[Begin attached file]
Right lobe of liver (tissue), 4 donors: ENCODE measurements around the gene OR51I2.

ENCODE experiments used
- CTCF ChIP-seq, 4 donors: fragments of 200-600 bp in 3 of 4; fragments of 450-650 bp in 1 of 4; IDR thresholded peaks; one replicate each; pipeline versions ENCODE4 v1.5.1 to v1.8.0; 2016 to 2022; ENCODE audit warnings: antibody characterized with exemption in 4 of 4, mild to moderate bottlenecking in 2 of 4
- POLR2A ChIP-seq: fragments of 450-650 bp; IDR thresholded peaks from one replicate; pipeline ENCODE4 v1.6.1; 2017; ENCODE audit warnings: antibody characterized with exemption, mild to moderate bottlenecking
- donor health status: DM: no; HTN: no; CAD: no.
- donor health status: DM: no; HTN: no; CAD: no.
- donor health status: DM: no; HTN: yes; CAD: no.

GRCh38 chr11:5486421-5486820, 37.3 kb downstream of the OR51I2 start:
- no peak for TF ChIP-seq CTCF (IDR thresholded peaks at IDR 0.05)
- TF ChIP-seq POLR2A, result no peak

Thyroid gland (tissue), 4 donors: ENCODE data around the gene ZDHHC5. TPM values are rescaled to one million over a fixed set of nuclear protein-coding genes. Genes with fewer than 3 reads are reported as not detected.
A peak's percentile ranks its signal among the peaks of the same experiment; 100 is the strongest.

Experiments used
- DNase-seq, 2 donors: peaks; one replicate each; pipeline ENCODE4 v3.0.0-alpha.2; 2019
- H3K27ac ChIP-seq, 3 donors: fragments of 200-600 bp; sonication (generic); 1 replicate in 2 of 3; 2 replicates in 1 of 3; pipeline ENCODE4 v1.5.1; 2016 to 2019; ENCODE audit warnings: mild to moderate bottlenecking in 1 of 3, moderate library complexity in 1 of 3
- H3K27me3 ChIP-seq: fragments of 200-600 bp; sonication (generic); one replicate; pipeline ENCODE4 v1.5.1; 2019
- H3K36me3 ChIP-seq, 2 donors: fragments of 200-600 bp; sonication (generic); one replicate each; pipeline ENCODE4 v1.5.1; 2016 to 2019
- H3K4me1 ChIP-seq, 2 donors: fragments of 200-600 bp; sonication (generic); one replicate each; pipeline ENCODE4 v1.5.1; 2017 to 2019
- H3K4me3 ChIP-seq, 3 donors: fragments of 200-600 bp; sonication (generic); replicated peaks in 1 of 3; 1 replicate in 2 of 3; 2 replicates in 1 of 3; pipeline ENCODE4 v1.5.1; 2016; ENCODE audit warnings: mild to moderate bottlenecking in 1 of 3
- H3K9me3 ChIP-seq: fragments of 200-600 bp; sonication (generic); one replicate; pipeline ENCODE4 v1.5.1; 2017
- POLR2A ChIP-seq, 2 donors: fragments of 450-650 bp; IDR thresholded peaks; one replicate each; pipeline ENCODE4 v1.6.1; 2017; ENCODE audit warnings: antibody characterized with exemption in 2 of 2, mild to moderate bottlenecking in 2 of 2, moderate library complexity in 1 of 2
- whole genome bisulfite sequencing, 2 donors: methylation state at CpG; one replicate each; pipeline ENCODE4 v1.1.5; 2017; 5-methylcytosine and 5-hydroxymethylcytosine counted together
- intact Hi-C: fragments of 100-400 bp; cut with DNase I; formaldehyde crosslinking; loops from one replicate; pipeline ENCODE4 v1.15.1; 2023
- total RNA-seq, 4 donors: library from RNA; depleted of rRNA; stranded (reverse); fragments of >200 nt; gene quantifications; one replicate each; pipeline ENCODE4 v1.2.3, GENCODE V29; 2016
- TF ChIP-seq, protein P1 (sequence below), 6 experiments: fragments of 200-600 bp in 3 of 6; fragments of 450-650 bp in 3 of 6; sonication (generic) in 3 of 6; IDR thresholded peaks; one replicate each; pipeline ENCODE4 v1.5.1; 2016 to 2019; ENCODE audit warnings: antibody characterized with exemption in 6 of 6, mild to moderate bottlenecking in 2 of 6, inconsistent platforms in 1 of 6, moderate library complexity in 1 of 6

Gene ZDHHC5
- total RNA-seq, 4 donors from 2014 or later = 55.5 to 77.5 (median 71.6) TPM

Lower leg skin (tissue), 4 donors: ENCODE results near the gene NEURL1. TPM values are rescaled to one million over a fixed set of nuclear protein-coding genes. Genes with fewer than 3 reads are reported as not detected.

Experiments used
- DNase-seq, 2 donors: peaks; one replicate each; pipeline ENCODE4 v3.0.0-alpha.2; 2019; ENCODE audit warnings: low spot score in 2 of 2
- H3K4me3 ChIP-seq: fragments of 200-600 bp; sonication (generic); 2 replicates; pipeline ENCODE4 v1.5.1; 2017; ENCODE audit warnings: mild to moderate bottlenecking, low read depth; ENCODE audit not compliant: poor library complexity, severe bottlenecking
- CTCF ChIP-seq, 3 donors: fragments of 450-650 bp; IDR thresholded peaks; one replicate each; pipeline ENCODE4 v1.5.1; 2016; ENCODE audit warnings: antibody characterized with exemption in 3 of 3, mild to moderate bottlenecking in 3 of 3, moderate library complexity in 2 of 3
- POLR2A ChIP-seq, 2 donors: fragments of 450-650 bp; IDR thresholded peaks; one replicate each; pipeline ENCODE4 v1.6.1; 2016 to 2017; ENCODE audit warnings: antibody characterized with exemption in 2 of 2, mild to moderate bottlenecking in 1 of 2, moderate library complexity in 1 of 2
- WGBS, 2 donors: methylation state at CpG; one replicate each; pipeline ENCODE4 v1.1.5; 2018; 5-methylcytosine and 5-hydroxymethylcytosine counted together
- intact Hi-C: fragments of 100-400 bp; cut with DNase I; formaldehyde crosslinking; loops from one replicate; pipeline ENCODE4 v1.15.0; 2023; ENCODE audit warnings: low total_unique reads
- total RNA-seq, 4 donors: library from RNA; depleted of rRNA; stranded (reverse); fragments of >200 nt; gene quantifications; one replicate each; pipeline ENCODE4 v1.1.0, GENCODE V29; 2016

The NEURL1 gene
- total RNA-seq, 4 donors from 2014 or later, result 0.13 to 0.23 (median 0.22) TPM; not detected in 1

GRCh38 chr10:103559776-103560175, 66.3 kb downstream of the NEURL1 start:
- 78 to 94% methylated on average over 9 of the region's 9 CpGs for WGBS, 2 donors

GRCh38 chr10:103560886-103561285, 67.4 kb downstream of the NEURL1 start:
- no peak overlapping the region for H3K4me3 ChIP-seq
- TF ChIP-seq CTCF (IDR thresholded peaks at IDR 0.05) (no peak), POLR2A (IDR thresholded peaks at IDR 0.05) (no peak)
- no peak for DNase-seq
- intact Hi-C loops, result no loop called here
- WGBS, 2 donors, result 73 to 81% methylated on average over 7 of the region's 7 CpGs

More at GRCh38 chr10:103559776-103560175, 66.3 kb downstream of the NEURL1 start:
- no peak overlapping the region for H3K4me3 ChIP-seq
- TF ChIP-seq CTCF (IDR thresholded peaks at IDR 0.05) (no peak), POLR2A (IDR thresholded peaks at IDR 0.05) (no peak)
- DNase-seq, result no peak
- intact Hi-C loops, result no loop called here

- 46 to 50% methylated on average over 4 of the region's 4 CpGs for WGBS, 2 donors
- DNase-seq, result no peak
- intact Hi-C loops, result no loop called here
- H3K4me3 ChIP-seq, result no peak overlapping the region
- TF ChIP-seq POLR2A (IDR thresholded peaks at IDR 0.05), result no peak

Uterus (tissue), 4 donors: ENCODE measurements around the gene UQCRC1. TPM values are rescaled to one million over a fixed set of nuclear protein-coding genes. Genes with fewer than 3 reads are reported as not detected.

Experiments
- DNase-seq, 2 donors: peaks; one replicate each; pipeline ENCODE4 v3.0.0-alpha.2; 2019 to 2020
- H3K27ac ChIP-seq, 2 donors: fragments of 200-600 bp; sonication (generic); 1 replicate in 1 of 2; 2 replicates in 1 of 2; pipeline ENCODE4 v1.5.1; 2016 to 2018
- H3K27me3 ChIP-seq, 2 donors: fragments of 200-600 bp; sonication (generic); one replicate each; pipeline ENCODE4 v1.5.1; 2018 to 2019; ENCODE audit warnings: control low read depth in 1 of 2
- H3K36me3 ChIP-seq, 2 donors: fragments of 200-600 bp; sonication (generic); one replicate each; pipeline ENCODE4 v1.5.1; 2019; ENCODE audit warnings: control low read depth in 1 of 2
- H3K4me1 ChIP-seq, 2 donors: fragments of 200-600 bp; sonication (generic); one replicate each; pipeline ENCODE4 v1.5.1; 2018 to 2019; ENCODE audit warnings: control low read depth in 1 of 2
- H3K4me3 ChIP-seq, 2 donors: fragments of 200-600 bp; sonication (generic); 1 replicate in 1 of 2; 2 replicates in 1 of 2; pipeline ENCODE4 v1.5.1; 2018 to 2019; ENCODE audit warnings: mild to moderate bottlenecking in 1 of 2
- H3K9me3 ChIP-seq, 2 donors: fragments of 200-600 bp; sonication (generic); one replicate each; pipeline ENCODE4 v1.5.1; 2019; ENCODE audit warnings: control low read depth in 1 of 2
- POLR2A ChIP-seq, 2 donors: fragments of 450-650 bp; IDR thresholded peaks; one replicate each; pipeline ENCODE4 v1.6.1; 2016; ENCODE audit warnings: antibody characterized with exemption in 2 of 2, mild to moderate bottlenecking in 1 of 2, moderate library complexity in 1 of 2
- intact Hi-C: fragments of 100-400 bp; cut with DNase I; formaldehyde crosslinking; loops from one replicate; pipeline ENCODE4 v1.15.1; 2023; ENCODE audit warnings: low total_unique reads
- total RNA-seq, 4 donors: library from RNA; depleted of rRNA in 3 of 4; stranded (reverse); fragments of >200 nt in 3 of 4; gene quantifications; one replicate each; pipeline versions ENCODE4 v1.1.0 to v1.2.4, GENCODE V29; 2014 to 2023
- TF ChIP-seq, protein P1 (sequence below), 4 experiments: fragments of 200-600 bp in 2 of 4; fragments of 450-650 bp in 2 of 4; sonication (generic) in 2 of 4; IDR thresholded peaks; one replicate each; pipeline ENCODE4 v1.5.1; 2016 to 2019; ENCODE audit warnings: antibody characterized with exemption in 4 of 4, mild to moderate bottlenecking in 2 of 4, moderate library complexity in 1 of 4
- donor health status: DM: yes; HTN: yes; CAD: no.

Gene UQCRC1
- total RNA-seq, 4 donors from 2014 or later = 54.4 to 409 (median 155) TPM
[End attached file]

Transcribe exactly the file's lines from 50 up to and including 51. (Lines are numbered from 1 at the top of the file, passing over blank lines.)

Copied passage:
- DNase-seq, result no peak
- intact Hi-C loops, result no loop called here